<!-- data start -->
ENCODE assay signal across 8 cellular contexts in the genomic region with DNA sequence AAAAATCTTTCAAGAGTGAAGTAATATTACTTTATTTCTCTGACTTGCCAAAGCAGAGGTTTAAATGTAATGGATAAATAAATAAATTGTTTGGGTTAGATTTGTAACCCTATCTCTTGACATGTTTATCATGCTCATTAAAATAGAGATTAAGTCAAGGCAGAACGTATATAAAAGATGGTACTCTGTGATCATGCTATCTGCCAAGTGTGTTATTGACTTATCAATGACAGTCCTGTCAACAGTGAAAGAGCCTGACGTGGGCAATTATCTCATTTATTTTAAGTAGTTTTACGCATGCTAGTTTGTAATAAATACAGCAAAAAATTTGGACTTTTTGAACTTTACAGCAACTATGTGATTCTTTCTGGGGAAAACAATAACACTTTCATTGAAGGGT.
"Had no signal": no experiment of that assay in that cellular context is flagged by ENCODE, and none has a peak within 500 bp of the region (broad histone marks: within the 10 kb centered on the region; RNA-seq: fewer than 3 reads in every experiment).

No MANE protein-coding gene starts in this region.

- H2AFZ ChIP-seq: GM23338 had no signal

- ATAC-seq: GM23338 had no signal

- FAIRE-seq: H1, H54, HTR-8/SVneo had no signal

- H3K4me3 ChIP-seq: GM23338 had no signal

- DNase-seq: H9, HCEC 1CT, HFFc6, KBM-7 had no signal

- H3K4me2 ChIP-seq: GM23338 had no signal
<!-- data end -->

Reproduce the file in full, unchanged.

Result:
ENCODE assay signal across 8 cellular contexts in the genomic region with DNA sequence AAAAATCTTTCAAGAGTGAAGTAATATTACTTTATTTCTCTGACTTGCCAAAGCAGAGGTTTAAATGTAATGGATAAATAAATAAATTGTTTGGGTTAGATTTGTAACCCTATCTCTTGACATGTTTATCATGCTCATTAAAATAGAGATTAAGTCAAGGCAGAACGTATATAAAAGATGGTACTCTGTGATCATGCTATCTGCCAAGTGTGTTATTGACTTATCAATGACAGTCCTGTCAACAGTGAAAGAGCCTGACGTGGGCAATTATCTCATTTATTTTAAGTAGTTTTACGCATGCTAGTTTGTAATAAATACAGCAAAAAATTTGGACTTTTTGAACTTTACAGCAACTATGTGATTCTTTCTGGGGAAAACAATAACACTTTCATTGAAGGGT.
"Had no signal": no experiment of that assay in that cellular context is flagged by ENCODE, and none has a peak within 500 bp of the region (broad histone marks: within the 10 kb centered on the region; RNA-seq: fewer than 3 reads in every experiment).

No MANE protein-coding gene starts in this region.

- H2AFZ ChIP-seq: GM23338 had no signal

- ATAC-seq: GM23338 had no signal

- FAIRE-seq: H1, H54, HTR-8/SVneo had no signal

- H3K4me3 ChIP-seq: GM23338 had no signal

- DNase-seq: H9, HCEC 1CT, HFFc6, KBM-7 had no signal

- H3K4me2 ChIP-seq: GM23338 had no signal